BTW this is not a anti-developer rant - they take the risk they make the money.

  • Comment number 81.

    I agree with Littletenter

    This is more of a political gimic than one of giving people their say...devolving real democracy to the people.

    I also suspect there is an element of central government jettisoning areas of responsibility they don't quite enjoy....passing the buck and flak to others.

    Like him I have had first hand experience, councils, restrict any public debate and consultation time to an absolute minimum - to ensure it is completely ineffective. They say it is in the interests of getting all the business done. They give the audience 5 minutes, no follow up questions, then spend the next 2 hours and 55 minutes discussing if the county council should go ahead with a christmas party....no this is not a joke, I watched it happen.

    Sometimes they suggest a survey...the public have no say in working with the council to come up with the questions...the Council craft them to get the answer they want. We complained about the pavements and verges not being maintained - which the County Council are responsible for. They completely and deliberately changed the issue to one of car parking.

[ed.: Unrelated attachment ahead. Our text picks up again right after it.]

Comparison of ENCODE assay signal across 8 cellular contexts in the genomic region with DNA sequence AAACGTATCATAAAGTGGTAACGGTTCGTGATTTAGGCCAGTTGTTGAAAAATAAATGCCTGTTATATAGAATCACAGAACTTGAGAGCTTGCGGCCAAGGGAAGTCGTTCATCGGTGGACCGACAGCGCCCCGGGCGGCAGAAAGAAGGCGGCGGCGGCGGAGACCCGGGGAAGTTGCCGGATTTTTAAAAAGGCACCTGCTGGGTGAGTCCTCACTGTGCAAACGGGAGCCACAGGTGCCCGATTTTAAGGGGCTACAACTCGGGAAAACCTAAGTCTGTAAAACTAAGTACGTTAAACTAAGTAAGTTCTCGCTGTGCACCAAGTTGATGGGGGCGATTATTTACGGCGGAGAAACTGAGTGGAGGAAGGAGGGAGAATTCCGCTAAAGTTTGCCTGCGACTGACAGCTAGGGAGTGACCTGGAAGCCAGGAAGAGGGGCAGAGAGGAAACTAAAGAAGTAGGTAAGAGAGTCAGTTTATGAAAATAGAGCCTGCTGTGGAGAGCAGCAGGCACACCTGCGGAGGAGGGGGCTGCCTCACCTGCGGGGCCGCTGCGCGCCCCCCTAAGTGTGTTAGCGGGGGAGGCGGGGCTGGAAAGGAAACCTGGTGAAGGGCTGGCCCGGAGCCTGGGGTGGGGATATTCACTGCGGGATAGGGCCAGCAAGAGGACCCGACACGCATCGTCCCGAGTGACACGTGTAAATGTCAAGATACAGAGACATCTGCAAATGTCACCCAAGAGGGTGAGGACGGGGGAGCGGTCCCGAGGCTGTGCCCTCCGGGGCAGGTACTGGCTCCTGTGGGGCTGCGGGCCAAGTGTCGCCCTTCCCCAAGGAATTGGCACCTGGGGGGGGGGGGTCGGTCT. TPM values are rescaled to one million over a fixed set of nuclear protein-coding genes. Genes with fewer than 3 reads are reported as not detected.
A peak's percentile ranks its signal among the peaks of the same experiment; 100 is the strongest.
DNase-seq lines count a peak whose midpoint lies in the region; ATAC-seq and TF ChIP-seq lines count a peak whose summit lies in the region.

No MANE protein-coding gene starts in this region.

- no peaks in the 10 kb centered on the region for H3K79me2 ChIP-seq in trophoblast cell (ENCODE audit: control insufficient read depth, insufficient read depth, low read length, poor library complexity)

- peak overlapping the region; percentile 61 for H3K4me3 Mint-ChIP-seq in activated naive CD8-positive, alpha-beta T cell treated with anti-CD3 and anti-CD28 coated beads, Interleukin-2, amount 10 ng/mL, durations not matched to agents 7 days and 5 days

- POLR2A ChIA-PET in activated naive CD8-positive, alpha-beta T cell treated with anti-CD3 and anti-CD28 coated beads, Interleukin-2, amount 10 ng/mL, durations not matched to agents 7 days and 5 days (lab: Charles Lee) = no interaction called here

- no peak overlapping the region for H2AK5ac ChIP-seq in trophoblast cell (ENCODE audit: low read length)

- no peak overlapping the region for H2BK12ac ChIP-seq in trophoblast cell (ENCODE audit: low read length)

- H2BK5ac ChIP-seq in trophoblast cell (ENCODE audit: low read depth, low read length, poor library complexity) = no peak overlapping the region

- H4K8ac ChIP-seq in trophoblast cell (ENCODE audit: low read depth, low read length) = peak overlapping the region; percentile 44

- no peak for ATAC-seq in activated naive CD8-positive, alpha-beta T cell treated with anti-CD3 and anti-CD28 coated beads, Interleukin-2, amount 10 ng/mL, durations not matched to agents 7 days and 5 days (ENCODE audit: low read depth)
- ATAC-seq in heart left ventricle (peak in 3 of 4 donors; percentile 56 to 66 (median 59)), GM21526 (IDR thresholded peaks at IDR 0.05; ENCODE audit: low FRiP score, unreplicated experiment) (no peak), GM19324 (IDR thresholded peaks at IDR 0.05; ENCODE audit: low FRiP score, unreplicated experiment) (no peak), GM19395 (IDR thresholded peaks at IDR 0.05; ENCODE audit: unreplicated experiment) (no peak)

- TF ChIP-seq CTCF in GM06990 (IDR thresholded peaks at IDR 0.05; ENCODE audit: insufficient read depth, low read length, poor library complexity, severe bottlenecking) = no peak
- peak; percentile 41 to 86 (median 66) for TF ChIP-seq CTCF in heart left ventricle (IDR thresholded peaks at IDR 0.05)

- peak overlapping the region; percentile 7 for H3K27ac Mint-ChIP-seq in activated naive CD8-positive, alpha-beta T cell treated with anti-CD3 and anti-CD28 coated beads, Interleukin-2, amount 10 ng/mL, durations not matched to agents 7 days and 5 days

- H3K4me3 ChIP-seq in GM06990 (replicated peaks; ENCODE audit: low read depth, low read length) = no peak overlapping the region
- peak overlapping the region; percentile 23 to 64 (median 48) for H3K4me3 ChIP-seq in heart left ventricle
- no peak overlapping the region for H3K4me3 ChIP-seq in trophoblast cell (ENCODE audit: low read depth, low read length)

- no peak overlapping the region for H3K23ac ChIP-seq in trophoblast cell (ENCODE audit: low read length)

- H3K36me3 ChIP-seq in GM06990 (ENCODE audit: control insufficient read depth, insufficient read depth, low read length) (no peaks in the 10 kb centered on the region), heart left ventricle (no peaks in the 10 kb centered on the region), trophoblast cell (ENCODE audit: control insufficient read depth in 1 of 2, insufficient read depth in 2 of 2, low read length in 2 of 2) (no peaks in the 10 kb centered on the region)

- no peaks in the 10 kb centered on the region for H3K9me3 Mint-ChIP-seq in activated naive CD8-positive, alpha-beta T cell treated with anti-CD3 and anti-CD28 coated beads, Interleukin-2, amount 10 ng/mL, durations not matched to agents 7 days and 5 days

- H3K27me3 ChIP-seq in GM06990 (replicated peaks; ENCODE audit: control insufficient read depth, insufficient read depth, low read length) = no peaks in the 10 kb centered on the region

On another matter, of providing a school crossing, first result produced an 89% result in favour of what local residents wanted. So they issued a second survey to a wider area. When they got the results back this time, the people not affected swung the result back in the CC's favour.

    The devil is in the detail...but don't hold your breath this political gimic will make any difference.

  • Comment number 82.

    Great idea in theory if your talking about house extensions and small domestic matters.

    For all the 'big ticket' items of national importance... you know the ones that people are quite vocal about the importance of having... new rail lines, the infrastructure needed to get more freight on rail, nuclear power or renewable energy (wind turbines), large factories that will encourage inward investment and employ people, better roads and infrastructure connectivity.... Forget it.

    Everyone wants them and sees that they are for the national good, but nobody wants them next to their property. Put the decision making in the hands of local communities and any nationally significant and important infrastructure will simply not get built, or if it does, will cost multiples of what it might have done thanks simply to the drawn out planning process that will proceed them.... which clearly means an inward investor is likely to look elsewhere where it is easier, simpler and cheaper to invest.

    The conservatives have some good ideas... this isn't one of them.

  • Comment number 83.

    One problem with the current plannning setup can be seen on a journey up the M1/A1 from London to Edinburgh. You move from 6 lane to 4 lane motorway, dual carriage way to two-lane road and back again, why, local planning objections.